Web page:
“Don’t you dare desecrate my kitchen with this. Take it out right now!”
The prodigal son had come back to the valley years after living abroad. Knowing his family’s love for Kehwa and Sheer Chai, he bought an expensive porcelain tea cup set, decorated with a beautiful floral print as a gift for his mother. The poor man expected to be welcomed with hugs and a steaming hot cup of Kehwa, not his mother’s ire.
But can you blame the mother? After all, Kashmiri Pandits considered porcelain utensils impure like earthen pots — they had to be thrown away after single use.
Unable to throw half his savings away, the son took his opulent tea cup set back abroad. His mother rewarded him with a much awaited serving of Kehwa in a Khos.
Every Kashmiri household has an enviable cabinet of utensils called 'Baankuth' with some special items reserved for guests. However, Khos is an item that straddles the fine line between utensils used daily and those for special occasions. Mornings start with the bubbling sound of Kehwa, dancing to the tunes of hot coal in a Samovar. Each family member would get a Khos and a special napkin to hold the hot Khos as they nibbled on fresh breads from the Kandur with their tea.
Come lunch time, the Khos would double up as a katori (small serving bowl), holding a piece of Roganjosh or Dum aloo. After lunch, everyone sipped lazily on a cup of Sheer Chai to boost digestion — again served in a Khos.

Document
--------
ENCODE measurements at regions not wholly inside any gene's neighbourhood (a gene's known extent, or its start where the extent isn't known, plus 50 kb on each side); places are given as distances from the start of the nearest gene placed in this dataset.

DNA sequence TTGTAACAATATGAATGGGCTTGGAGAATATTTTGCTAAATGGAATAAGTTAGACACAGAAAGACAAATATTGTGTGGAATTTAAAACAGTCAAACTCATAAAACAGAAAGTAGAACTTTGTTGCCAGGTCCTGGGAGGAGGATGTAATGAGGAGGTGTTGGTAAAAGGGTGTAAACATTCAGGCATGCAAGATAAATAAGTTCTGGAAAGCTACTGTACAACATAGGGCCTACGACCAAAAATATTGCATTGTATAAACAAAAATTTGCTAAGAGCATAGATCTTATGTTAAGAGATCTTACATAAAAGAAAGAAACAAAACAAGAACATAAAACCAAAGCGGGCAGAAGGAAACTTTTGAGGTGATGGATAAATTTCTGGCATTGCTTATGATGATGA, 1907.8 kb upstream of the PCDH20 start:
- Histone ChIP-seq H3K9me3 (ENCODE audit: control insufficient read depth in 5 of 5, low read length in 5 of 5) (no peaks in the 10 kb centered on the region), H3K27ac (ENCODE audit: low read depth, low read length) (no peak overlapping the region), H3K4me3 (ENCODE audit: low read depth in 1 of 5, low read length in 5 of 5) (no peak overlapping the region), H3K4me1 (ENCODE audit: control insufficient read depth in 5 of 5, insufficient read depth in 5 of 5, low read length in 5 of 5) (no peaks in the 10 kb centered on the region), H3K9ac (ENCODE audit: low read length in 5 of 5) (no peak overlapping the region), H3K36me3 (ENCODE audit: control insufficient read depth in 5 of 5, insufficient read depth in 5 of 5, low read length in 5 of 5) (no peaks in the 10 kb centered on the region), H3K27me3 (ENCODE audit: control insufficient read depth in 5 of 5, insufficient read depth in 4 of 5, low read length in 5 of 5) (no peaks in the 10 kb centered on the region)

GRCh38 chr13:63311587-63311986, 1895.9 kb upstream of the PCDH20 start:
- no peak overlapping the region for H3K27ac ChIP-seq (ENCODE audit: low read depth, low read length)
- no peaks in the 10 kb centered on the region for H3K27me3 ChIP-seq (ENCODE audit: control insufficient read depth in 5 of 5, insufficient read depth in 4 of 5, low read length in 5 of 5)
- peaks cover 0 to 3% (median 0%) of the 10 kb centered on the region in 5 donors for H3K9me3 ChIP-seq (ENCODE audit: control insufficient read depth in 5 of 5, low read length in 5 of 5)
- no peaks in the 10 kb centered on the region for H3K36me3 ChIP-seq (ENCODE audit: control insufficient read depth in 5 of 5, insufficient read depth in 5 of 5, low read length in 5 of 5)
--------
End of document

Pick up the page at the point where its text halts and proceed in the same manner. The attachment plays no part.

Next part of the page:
Brass utensils (Kansa) like Khos were made with an alloy of bronze, tin, copper, zinc, and commonly used in Kashmir until the early 1950s and 1960s, when steel became a cheaper and more accessible alternative. However, Khos continued to be used for tea. Serving tea in a steel glass was a big no-no, as it was considered socially inappropriate. It was also difficult to hold on to a hot steel glass, even with a cloth napkin. Hence, brass utensils ruled the household.
Khos: A Social Necessity
Since steel utensils were considered inferior amongst Kashmiri Pandits, utensils made of Kansa metal were used for all social occasions: weddings, traditional rituals, etc. In weddings, parents of the bride would gift her Kansa metal utensils, especially a Khos, Samovar and thaal, to be taken to her marital home. A typical set had one samovar and about 12 Khos cups. "After all, how else would she serve tea to her in-laws?"
Before serving tea, a cloth napkin is handed to the drinker to hold the bronze Khos as it tends to get hot quickly. In fact, if you were to serve tea to guests in a Khos without the napkin, they’d feel insulted:
“Inhone theek se khatirdaari nahi ki (They weren’t very hospitable to us).”
In high-class parties and events, simple cotton napkins were replaced by vibrant hand-embroidered napkins and the Khos had intricate designs carved on it. These carvings extended to other brass utensils too — deech (degchi), ghadva (pot), etc. Drinking tea in a Khos is a collective cultural memory that stays with you whether you’re in the valley or in another country, cradling your porcelain cup.
The joy of cuddling to your Khos cup with a soft napkin, huddled in the warmth of your Pheran is something Kashmiris will never forget.
Scripted by Prakriti Bhat for K&M.